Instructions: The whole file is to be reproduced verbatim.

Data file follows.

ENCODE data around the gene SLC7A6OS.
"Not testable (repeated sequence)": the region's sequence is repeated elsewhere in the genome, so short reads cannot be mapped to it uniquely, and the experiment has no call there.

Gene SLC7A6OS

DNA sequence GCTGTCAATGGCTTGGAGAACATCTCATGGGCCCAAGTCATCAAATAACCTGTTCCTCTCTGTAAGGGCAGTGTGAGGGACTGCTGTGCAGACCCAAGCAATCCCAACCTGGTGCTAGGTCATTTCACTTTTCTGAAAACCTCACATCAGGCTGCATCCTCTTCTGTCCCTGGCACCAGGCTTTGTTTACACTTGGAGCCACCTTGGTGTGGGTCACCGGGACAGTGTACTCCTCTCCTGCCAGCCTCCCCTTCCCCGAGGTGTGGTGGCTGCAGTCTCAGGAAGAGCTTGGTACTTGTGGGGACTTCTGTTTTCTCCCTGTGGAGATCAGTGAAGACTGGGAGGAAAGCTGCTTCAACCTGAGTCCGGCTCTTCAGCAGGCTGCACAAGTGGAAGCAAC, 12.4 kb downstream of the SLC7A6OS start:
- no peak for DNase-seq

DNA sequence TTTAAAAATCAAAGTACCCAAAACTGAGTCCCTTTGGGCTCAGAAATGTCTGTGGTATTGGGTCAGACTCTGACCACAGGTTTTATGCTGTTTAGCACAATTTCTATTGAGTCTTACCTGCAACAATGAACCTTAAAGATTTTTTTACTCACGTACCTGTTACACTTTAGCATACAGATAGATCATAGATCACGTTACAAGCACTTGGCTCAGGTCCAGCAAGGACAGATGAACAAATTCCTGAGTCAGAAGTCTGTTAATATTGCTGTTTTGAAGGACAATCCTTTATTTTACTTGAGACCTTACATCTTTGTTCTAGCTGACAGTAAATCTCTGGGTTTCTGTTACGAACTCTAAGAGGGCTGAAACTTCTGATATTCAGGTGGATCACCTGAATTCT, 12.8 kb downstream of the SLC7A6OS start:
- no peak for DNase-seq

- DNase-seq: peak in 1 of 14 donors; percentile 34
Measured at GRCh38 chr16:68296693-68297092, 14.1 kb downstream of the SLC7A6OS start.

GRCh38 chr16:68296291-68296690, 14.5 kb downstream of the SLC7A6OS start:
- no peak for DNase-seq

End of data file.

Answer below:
ENCODE data around the gene SLC7A6OS.
"Not testable (repeated sequence)": the region's sequence is repeated elsewhere in the genome, so short reads cannot be mapped to it uniquely, and the experiment has no call there.

Gene SLC7A6OS

DNA sequence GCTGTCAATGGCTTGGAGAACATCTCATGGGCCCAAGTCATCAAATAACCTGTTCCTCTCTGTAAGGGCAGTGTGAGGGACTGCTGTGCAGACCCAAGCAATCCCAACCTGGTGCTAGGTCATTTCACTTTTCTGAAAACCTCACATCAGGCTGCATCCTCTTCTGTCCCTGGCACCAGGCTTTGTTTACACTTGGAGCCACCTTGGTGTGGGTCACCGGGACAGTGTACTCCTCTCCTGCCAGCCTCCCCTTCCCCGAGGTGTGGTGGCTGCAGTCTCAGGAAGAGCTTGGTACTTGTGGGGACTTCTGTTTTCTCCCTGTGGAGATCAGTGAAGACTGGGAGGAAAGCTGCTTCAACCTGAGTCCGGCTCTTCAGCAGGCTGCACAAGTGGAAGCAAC, 12.4 kb downstream of the SLC7A6OS start:
- no peak for DNase-seq

DNA sequence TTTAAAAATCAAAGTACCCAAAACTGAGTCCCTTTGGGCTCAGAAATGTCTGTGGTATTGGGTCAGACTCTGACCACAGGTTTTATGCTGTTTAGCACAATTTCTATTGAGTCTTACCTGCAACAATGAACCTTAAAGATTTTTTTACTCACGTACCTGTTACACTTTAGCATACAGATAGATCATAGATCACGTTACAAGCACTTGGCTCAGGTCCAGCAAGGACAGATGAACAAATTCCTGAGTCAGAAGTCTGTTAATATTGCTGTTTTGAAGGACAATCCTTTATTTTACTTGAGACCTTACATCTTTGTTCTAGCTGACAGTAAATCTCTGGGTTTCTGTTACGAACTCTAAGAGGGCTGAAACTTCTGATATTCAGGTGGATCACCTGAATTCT, 12.8 kb downstream of the SLC7A6OS start:
- no peak for DNase-seq

- DNase-seq: peak in 1 of 14 donors; percentile 34
Measured at GRCh38 chr16:68296693-68297092, 14.1 kb downstream of the SLC7A6OS start.

GRCh38 chr16:68296291-68296690, 14.5 kb downstream of the SLC7A6OS start:
- no peak for DNase-seq